If you’ve ever tried to reason with a three-year-old, you know that a child at this age is not a logical thinker. Young children are very concrete and literal in their thinking, and it is only as they approach school age that they begin to show a readiness for tasks that require more abstract thinking. However, preschoolers often make surprising connections as they go about the business of learning and making sense of the world, and there are some fun logical thinking games for engaging your preschooler’s brain in new ways of thinking!
What is Logical Thinking?
Logical thinking involves reasoning and using what you know to draw conclusions. It requires an understanding of attributes, relationships, and sequence, and is not only important for formal learning; it is an essential life skill. According to Ellen Galinsky, author of Mind in the Making, learning to use higher-order thinking skills will positively impact your child’s success in many areas of life.
Looking for ideas for older children? Check out this collection of Brain Games and Logic Puzzles that get kids thinking.
5 Logical Thinking Games for Preschoolers
The five games below integrate logical thinking skills into play. As you introduce a new game, be sensitive to how engaged and interested your child is in the activity, and maintain a playful tone and demeanor. If your child isn’t quite ready for an activity, try it again in a few weeks or months.
1. Twin Towers
For this game, you will need building blocks, coloured cubes, or Lego®. Position your child across from you on the floor or at a table, and place a tall box or folder between you so that your child cannot see what you are building on your side.
Beginning with two blocks of two different colours, build a tower and explain the game to your child this way: “I just built a tower of two blocks. I used a blue one and a yellow one. Can you try to build a tower just like mine? I’ll give you hints.” Knowing your child’s level of understanding, begin giving clues such as: “The blue block is on the bottom” and “The other block is on top.”
If your child is successful in building a “twin tower,” try making the clues more difficult by using the word “NOT.” Example: “The blue block is NOT on top.” Understanding this kind of clue requires a different level of thinking, and may be too challenging. If so, keep the clues straightforward and simple, and instead add challenge by using more blocks of varying colours and building taller towers.
2. Hide and Seek With a Twist
Most preschoolers love the game Hide and Seek. In this version, your child hides a toy or stuffed animal somewhere in your house, and you ask questions about where it is hidden. Your child nods or shakes his head to indicate answers. Ask questions such as, “Is it hidden in a room someone sleeps in?” “Is it hidden where someone sits?” “Is it hidden near a wall?” This requires your child to think about each clue and consider whether it is TRUE or FALSE based on where the object is hidden.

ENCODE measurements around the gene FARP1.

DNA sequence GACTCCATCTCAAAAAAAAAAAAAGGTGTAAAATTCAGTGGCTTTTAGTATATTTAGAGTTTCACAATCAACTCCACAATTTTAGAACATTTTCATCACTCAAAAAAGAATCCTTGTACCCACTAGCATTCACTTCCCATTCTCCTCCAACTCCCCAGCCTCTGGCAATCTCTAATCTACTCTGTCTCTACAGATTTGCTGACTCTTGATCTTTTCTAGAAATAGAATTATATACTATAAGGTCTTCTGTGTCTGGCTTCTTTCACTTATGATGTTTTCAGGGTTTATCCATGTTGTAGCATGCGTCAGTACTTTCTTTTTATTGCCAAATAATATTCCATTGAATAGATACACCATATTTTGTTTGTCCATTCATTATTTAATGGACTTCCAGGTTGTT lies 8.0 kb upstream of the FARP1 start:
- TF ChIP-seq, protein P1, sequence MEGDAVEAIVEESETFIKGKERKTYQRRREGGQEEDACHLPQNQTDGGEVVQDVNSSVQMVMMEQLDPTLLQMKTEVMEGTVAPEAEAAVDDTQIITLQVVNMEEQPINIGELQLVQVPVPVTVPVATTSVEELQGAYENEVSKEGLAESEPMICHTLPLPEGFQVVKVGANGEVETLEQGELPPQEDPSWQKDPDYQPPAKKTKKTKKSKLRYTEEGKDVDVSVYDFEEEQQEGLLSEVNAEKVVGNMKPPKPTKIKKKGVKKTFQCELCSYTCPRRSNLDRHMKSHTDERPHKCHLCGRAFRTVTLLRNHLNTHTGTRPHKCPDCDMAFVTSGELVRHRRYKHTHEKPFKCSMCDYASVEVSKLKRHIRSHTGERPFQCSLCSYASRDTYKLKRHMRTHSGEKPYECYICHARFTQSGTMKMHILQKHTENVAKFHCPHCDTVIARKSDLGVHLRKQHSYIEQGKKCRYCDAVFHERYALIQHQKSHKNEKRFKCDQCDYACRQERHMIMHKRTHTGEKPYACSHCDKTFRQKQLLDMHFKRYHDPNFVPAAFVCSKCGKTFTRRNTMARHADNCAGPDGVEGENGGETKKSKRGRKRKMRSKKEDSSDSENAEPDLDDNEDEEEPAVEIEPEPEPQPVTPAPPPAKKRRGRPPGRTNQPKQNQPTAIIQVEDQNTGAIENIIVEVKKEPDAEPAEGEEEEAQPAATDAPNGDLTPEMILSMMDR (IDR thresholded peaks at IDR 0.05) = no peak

Younger children will not always give you the correct responses, so keep track of the questions asked. When the object is found, avoid correcting any errors in clues, and instead review them out loud: “Oh, it WAS hidden where someone sits, but it WAS NOT hidden where someone sleeps!” Even if your child is not yet responding appropriately, you are using the vocabulary of logical thinking while you are having fun!
3. Line Up the Toys
This game requires your child to think about both order and attributes. To play, you need four or five toys or small stuffed animals and, for extra fun, your smartphone. When your child isn’t looking, place the toys or animals in a line, as if they are lined up to go someplace. You can lay out papers as placeholders, even numbering them if you choose. Once the toys are in order, take a picture with your phone. Then move the toys back away from their positions.
Call your child over, saying, “Would you like to play a guessing game?” Ask your child to place the toys or animals in a line according to your directions, using clues that require more thinking than “first, next, last..” For example, you could say, “I put the toy with the wheels first in line.” “The animal with spots is last in line.” “The toy with long ears is behind the car,” etc.
To reward success, show your child the photo you took and compare with their line-up. Eventually, your child might enjoy switching roles and giving you directions.
4. Double Side Shape & Colour Game
This wooden puzzle does considerably more than reinforce the attributes of shape and colour. It requires the player to use the skills of sequencing, cause-and-effect, and deduction and has great versatility. It can be introduced as a one-player activity and, as your child is ready, played with two players. Also a hit with children beyond preschool age, this game reinforces all the skills of logical thinking in an entertaining way.
5. Little Red Riding Hood Game
An award-winning game that includes a picture book and multi-level challenges, your preschooler will enjoy this one for many years. The goal is to make a path for Little Red Riding Hood so that she can get to Grandma’s house, and along with visual perception and spatial reasoning, the skills of planning and problem solving are practised and reinforced. Your child will use many thinking skills, and will enjoy the satisfaction of successfully achieving the goal!